In a particular way it is true of Catholic education that it has to be the activity of a community. For us the answer to our ceist is not a theory or a structure it is an encounter with a Person. And it is, at the same time the life and tradition of a people to whom God has spoken and in which the Word made flesh lives:
Being Christian is not the result of an ethical choice or a lofty idea, but the encounter with an event, a person, which gives life a new horizon and a decisive direction. Saint John’s Gospel describes that event in these words: “God so loved the world that he gave his only Son, that whoever believes in him should … have eternal life” (Jn 3:16). In acknowledging the centrality of love, Christian faith has retained the core of Israel’s faith, while at the same time giving it new depth and breadth.(11)”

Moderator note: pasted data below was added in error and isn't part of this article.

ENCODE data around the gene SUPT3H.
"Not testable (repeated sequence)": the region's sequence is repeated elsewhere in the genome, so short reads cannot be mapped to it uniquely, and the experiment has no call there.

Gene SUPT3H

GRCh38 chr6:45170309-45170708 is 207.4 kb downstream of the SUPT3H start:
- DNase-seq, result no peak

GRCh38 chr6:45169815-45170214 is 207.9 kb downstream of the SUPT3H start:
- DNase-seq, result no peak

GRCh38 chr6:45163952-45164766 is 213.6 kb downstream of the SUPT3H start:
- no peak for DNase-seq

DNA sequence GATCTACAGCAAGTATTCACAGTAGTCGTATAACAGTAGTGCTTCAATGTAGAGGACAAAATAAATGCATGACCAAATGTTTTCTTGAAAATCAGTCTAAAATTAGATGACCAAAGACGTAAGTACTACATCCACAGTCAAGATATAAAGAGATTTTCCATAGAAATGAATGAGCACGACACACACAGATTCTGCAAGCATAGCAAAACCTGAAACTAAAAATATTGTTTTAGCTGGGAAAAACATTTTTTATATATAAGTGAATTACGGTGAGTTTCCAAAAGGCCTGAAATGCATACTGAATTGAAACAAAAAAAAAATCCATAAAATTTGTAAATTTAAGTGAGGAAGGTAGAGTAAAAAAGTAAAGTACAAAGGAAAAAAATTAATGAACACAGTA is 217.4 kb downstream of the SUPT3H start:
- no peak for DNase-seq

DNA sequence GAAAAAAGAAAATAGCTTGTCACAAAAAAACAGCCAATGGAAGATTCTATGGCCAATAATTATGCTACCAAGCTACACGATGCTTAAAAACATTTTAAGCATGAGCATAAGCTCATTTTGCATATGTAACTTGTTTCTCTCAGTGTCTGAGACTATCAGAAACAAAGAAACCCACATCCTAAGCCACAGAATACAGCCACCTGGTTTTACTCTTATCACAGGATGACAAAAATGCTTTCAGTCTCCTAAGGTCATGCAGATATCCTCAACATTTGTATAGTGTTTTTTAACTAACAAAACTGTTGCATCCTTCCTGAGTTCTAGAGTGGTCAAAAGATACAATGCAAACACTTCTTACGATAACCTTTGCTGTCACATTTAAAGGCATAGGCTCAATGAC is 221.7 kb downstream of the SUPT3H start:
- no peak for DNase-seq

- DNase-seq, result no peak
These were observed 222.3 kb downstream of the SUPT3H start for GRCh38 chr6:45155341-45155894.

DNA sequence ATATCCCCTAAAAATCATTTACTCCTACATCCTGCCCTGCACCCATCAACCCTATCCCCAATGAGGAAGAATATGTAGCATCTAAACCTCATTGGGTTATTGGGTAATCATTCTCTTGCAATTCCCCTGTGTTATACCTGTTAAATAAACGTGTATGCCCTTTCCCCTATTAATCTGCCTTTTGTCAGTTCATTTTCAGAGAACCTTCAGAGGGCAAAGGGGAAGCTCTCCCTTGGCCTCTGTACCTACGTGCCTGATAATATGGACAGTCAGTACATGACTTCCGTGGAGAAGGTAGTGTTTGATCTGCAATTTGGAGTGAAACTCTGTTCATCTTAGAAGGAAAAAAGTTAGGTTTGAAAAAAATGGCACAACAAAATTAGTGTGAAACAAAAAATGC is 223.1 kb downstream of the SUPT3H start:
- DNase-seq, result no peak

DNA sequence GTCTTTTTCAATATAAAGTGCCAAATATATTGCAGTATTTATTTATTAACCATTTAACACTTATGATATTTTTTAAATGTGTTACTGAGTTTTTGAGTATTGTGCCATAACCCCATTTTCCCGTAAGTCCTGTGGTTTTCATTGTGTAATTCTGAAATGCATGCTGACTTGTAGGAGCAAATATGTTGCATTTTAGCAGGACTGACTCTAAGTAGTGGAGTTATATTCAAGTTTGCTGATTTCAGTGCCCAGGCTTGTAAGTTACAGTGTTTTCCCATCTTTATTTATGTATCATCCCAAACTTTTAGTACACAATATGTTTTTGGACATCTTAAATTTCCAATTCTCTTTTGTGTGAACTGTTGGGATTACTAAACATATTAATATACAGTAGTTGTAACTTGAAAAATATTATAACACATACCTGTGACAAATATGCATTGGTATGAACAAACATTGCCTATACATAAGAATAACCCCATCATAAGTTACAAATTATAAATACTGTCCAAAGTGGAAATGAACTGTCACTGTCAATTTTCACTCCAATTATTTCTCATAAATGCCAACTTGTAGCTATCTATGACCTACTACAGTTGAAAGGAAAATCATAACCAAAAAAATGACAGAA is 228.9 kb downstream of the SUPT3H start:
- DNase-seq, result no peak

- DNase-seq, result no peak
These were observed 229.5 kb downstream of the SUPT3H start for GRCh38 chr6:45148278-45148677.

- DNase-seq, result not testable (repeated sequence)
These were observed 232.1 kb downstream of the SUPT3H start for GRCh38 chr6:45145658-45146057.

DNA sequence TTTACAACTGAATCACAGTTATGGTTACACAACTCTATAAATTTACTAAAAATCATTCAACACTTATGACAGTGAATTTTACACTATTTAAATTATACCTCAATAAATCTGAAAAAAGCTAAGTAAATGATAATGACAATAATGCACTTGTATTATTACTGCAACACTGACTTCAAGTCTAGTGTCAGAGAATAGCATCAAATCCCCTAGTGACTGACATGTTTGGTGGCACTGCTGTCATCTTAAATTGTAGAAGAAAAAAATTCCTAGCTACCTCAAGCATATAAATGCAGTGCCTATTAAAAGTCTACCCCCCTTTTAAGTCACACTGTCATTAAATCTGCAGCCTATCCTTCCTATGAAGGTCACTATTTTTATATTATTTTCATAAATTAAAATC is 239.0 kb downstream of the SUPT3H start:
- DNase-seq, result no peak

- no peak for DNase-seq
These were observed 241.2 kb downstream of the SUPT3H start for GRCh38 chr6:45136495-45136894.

We are in a time of great change in education in Ireland. In every major change there are regrets. But in every major change there are also opportunities. What we saw as strengths – and there were enormous strengths in the history of Catholic education and in the work of so many dedicated religious sisters, brothers and so many priests, religious and diocesan – seemed to be something that would continue with little change into the indefinite future. Now Ceist and other trusts will take up that tradition and, please God, bring strengths and insights for a new century.